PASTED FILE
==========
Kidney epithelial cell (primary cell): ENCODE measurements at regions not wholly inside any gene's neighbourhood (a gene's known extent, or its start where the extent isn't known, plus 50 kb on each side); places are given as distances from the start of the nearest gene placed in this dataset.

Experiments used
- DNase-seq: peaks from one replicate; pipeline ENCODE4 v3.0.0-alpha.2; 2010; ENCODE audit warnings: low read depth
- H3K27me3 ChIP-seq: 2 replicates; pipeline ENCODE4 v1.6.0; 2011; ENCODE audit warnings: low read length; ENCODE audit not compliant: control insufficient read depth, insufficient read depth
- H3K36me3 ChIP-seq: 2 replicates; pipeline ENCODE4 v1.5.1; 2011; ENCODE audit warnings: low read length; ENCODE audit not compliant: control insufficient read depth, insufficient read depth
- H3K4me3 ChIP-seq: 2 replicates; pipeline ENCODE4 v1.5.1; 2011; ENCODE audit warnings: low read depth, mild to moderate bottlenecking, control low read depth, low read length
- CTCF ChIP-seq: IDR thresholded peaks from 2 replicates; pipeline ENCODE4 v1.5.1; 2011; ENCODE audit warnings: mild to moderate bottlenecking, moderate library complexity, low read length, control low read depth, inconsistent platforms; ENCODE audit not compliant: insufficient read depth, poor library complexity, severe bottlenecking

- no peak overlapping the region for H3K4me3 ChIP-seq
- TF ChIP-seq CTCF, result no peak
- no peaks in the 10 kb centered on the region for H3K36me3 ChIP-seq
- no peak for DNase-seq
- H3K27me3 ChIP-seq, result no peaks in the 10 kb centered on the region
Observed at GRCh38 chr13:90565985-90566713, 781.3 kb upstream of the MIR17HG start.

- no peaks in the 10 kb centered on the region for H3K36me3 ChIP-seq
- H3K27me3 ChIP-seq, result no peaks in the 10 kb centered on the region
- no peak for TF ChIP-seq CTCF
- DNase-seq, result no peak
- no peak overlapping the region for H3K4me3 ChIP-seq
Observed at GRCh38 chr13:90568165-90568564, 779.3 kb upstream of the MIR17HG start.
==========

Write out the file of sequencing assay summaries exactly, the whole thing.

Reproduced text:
Kidney epithelial cell (primary cell): ENCODE measurements at regions not wholly inside any gene's neighbourhood (a gene's known extent, or its start where the extent isn't known, plus 50 kb on each side); places are given as distances from the start of the nearest gene placed in this dataset.

Experiments used
- DNase-seq: peaks from one replicate; pipeline ENCODE4 v3.0.0-alpha.2; 2010; ENCODE audit warnings: low read depth
- H3K27me3 ChIP-seq: 2 replicates; pipeline ENCODE4 v1.6.0; 2011; ENCODE audit warnings: low read length; ENCODE audit not compliant: control insufficient read depth, insufficient read depth
- H3K36me3 ChIP-seq: 2 replicates; pipeline ENCODE4 v1.5.1; 2011; ENCODE audit warnings: low read length; ENCODE audit not compliant: control insufficient read depth, insufficient read depth
- H3K4me3 ChIP-seq: 2 replicates; pipeline ENCODE4 v1.5.1; 2011; ENCODE audit warnings: low read depth, mild to moderate bottlenecking, control low read depth, low read length
- CTCF ChIP-seq: IDR thresholded peaks from 2 replicates; pipeline ENCODE4 v1.5.1; 2011; ENCODE audit warnings: mild to moderate bottlenecking, moderate library complexity, low read length, control low read depth, inconsistent platforms; ENCODE audit not compliant: insufficient read depth, poor library complexity, severe bottlenecking

- no peak overlapping the region for H3K4me3 ChIP-seq
- TF ChIP-seq CTCF, result no peak
- no peaks in the 10 kb centered on the region for H3K36me3 ChIP-seq
- no peak for DNase-seq
- H3K27me3 ChIP-seq, result no peaks in the 10 kb centered on the region
Observed at GRCh38 chr13:90565985-90566713, 781.3 kb upstream of the MIR17HG start.

- no peaks in the 10 kb centered on the region for H3K36me3 ChIP-seq
- H3K27me3 ChIP-seq, result no peaks in the 10 kb centered on the region
- no peak for TF ChIP-seq CTCF
- DNase-seq, result no peak
- no peak overlapping the region for H3K4me3 ChIP-seq
Observed at GRCh38 chr13:90568165-90568564, 779.3 kb upstream of the MIR17HG start.